A Walk Down Pine Street

The area of Pine Street in Philadelphia  that stretches from about 13th to 9th Streets  is still known as  Antiques Row even though most of the antique stores have moved out.   The good news is that after a dry spell and the recession (which has not ended for everyone)  new businesses are moving in and what’s more, they are changing the character of the street.   And between you and me, while I appreciate antiques I would rather troll house sales and out-of-the-way flea markets than go into antique shops.

I never bought a thing on Antiques Row.  But surprisingly (to me)  I find myself patronizing the new stores on Pine Street, particularly  the block between 11th and 10th Street.  If I want a nice gift,  that’s where I go.  My husband and I  were looking for a piece of furniture to replace an old entertainment center and ended up buying a mid-century console at Hello Home-and paid less than we would have for a mid-century knock off   at a mass market place like Crate and Barrel or West Elm.

Plus I have  enjoyed walking down Pine Street from the time I was in high school in South Jersey  and ditched classes to come to Philadelphia and play.

Here are some pictures and links to the web sites from some  of the stores.   You can get a complete list here.  Come and see for yourself the next time you are in the mood for something a little different and cannot endure another shopping mall.






Happily Ever After


Show of Hands Craft Gallery


Hello Home








Spirit of the Artist


Addiction  Studios

12 11










Puss in Window

Read about Pine Street in Transition

YouTube College of Crafting

If you are looking for information on how to make something, a craft technique, how to use a tool or ideas and inspiration, YouTube can be a tremendous resource. I have learned so much from watching YouTube videos. But I have also seen some videos that have me scratching my head and wondering about the people who posted them.
Some examples that come to mind: The woman who did a nice job explaining how to dye roving but then explained that she shot herself from the nose up so she didn’t have to put in her teeth. Ewww, did I need to know that? Then there was the young woman talking about a wire working technique. (This is a mistake; talking about how you weave a wire into a chain is like listening to a golf tournament on the radio.)
But the highlight was when she suddenly turned her head and shrieked “Give me a minute!” Was her house on fire? No, her mother wanted to go shopping and was waiting for her downstairs. Don’t keep your mother waiting girl! Get down there! Now!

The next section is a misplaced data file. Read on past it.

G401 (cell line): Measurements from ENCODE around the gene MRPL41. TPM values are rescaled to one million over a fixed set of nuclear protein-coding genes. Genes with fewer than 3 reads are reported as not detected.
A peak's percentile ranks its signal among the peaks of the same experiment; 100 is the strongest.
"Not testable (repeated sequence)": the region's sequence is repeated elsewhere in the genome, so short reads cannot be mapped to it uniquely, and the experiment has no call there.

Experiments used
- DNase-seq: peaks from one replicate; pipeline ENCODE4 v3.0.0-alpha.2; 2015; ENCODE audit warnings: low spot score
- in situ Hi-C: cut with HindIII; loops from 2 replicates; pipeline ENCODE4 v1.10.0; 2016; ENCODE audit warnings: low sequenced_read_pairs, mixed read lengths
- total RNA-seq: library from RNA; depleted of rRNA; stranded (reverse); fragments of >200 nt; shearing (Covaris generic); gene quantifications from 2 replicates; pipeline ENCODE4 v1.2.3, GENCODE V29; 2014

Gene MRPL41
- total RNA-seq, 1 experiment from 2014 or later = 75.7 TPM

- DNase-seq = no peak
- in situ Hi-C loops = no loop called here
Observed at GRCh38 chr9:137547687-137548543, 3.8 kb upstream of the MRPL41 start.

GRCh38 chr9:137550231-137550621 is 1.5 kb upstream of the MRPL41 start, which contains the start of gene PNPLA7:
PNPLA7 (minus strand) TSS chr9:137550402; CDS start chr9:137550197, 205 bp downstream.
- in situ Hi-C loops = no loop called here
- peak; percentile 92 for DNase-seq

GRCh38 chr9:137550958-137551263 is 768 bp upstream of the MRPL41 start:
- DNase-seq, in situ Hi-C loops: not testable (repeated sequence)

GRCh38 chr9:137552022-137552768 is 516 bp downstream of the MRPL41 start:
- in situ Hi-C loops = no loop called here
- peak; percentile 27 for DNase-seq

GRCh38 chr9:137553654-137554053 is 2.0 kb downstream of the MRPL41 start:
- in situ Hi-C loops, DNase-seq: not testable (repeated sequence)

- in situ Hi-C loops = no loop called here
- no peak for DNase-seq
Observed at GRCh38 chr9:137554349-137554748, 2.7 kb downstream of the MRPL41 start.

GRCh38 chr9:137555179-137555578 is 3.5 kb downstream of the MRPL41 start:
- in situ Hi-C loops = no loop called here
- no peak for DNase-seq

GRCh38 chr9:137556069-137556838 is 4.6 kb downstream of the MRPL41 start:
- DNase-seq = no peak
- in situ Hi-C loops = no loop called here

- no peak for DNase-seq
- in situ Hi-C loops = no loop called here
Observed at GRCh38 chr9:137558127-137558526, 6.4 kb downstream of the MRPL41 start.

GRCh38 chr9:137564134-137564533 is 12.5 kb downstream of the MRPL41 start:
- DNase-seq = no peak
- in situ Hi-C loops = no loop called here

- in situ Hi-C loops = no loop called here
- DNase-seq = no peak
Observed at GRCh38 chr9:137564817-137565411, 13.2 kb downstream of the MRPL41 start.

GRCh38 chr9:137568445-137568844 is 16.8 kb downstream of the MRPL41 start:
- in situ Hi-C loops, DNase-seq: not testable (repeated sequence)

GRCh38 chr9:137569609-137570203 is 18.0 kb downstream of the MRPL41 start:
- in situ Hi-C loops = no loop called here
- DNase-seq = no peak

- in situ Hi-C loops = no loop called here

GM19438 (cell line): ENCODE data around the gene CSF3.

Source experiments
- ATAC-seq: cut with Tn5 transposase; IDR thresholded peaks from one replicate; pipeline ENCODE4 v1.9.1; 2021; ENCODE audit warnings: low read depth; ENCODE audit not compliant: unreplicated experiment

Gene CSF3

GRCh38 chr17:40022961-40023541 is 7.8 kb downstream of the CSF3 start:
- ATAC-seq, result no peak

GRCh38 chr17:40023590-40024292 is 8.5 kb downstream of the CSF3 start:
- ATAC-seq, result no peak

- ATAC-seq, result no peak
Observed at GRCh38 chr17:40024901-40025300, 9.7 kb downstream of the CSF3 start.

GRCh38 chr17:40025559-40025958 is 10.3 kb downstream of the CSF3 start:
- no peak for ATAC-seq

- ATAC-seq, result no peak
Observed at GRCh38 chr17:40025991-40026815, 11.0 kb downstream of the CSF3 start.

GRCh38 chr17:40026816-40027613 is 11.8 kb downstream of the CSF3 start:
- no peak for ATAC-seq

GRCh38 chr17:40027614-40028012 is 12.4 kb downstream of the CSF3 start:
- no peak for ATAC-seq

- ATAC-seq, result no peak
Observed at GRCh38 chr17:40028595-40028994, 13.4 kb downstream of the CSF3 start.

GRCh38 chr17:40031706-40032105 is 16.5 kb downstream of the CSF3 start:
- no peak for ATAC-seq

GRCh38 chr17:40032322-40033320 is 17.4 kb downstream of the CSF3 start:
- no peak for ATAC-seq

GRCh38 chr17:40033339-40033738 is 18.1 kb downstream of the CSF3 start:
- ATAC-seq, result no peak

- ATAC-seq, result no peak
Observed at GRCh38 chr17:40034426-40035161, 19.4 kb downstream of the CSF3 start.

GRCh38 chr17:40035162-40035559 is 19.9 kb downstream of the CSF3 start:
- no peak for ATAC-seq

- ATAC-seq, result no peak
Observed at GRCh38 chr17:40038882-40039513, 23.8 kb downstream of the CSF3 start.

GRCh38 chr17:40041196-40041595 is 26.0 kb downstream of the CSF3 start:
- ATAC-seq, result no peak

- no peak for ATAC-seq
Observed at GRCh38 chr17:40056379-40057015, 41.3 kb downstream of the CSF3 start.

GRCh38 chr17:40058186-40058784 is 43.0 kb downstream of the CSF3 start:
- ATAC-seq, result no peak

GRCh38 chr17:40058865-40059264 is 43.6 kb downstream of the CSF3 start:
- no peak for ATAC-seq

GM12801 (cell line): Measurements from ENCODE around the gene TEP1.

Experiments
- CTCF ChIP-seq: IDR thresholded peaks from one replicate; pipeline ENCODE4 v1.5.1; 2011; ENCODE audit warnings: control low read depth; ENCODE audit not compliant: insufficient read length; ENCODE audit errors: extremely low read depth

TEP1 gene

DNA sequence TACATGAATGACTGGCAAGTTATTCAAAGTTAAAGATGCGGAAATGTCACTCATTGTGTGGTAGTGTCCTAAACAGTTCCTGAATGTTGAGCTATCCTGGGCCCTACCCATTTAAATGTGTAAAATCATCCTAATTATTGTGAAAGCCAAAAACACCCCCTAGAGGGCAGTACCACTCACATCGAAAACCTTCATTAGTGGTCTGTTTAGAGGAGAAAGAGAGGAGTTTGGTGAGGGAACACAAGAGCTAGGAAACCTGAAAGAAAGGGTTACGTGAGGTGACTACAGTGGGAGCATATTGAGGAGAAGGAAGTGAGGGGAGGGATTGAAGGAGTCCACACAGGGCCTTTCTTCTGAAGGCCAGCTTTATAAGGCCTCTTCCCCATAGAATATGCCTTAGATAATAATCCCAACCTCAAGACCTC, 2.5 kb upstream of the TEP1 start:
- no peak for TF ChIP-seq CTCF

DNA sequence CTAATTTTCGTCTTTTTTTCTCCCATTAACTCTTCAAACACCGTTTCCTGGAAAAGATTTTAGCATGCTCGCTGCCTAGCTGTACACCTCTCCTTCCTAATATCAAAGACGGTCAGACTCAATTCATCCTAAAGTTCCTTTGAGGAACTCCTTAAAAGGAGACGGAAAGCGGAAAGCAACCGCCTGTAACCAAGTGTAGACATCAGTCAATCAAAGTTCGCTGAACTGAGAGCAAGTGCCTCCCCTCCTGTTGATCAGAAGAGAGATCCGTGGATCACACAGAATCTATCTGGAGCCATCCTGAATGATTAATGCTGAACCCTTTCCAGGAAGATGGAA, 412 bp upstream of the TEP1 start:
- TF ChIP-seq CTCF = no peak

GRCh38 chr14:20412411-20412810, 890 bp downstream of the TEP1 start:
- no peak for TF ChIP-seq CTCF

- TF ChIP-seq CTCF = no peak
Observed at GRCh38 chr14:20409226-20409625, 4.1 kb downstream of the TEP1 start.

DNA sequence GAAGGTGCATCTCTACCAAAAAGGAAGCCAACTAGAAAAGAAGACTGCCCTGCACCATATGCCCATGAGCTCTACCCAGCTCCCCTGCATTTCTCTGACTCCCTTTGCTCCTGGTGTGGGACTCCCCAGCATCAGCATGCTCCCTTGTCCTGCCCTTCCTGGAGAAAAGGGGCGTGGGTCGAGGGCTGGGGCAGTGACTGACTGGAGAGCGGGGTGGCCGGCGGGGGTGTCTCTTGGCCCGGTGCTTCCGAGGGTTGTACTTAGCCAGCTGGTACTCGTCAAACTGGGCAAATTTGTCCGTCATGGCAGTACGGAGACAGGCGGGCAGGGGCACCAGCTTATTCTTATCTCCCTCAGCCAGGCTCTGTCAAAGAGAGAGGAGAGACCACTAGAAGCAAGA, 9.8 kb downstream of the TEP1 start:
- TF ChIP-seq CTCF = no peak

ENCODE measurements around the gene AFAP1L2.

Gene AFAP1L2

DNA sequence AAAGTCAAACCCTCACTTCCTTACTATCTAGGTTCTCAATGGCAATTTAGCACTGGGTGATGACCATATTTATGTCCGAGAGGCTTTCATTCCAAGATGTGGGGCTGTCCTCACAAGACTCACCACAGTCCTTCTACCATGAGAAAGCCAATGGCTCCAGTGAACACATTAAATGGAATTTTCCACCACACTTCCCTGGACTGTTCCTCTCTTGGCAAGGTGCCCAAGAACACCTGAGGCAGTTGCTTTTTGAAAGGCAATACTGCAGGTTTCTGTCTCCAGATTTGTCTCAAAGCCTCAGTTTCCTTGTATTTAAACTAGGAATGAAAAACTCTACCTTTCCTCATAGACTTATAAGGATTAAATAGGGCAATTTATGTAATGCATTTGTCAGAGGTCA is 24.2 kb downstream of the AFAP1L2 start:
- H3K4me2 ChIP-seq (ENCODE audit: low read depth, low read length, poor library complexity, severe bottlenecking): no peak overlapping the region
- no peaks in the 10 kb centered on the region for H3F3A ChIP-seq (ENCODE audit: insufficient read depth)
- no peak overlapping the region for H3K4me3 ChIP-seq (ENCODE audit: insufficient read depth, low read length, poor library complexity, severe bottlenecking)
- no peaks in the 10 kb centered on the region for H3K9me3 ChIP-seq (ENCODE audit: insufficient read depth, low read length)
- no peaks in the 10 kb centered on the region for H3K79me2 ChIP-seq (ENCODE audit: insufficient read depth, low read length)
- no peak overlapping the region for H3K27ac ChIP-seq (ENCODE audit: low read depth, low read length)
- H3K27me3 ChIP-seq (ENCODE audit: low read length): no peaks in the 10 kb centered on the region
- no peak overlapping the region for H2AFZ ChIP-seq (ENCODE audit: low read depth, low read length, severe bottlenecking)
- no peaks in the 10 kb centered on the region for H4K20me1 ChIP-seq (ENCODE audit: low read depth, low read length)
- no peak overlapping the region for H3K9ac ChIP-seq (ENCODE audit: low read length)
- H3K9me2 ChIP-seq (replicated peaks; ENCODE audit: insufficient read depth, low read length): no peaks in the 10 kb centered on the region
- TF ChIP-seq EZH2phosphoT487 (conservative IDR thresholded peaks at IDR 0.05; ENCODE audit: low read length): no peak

OK, I’m on a rant. Don’t appear in a video wearing one of those headsets unless you are playing someone who flies a helicopter or works at a takeout window. And you don’t have to be Cecil B. DeMille to know that demonstrating a technique off camera as you chatter and occasionally give the viewer a peek is not effective.
Does anyone know what a tripod is? Shaky cameras give me vertigo, so today’s word is tripod. And if your kid keeps whining. “Mommy I’m hungry,” stop recording and feed the poor child. If your kids are beating the stuffing out of one another as you try to demonstrate how to crochet a lace doily, for heaven’s sake stop recording and separate them before they kill one another. Especially if they are both over age thirty. And get them into therapy. (And yourself while you’re at it.)
Finally, if you make a video in which you demonstrate soldering, put the cigarettes away! I actually saw a video of a man demonstrating soldering who chain smoked during the whole thing. That was last year and I am still having trouble breathing.
OK, now on to the good stuff; here are some YouTube channels that you can watch without retching, sorrow or nightmares and you can learn a great deal. Enjoy!!
Rio Grande has almost 200 videos on all aspects of jewelry making’s YouTube channel is full of information on mixed media paper art techniques.
Delphi Glass offers a tremendous amount of material the products they sell and on glass crafts.
Stampington and Company, the people who publish Belle Armoire Jewelry, Art Journaling and other magazines offer videos covering a wide range of techniques including resin, paper, jewelry, mixed media